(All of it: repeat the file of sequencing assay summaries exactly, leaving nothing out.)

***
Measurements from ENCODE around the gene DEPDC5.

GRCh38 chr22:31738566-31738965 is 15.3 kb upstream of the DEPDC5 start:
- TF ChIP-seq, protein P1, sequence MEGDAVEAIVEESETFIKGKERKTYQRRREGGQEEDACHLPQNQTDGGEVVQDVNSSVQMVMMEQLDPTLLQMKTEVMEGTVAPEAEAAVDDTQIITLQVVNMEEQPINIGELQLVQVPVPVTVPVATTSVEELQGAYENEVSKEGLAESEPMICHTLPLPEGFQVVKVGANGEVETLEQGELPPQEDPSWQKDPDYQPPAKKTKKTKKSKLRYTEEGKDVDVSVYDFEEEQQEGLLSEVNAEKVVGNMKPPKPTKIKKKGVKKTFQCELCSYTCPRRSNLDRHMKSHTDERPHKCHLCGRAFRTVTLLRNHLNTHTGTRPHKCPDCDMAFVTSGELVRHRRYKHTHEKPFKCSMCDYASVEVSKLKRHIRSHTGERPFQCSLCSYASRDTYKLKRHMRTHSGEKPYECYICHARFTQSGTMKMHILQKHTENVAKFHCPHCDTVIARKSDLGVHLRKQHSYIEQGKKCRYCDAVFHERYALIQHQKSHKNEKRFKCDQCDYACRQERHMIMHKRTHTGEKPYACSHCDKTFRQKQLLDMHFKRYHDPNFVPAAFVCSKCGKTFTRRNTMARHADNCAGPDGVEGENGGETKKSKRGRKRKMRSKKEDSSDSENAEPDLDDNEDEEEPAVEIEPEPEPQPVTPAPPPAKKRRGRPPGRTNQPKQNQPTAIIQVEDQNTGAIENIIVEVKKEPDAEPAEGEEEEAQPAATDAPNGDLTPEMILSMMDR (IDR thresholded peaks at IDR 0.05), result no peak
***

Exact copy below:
Measurements from ENCODE around the gene DEPDC5.

GRCh38 chr22:31738566-31738965 is 15.3 kb upstream of the DEPDC5 start:
- TF ChIP-seq, protein P1, sequence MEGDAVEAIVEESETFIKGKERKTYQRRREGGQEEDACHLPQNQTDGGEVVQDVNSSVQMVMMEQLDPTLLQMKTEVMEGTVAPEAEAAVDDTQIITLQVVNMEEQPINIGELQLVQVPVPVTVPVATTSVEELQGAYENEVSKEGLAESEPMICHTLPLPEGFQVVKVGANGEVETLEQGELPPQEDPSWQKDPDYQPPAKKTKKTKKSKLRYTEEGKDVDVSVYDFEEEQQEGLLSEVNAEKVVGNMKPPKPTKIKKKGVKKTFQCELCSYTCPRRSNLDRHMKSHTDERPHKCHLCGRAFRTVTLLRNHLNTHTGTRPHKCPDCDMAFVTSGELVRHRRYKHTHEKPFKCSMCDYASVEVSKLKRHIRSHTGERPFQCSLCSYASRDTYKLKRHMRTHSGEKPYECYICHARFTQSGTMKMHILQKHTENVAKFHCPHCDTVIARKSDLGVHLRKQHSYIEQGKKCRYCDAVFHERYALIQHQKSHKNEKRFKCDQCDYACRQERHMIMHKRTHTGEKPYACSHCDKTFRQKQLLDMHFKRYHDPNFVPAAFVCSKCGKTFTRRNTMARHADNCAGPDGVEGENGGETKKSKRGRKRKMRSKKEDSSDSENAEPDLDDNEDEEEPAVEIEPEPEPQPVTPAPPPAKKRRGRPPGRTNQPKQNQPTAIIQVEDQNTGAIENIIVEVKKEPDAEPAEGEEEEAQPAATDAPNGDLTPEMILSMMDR (IDR thresholded peaks at IDR 0.05), result no peak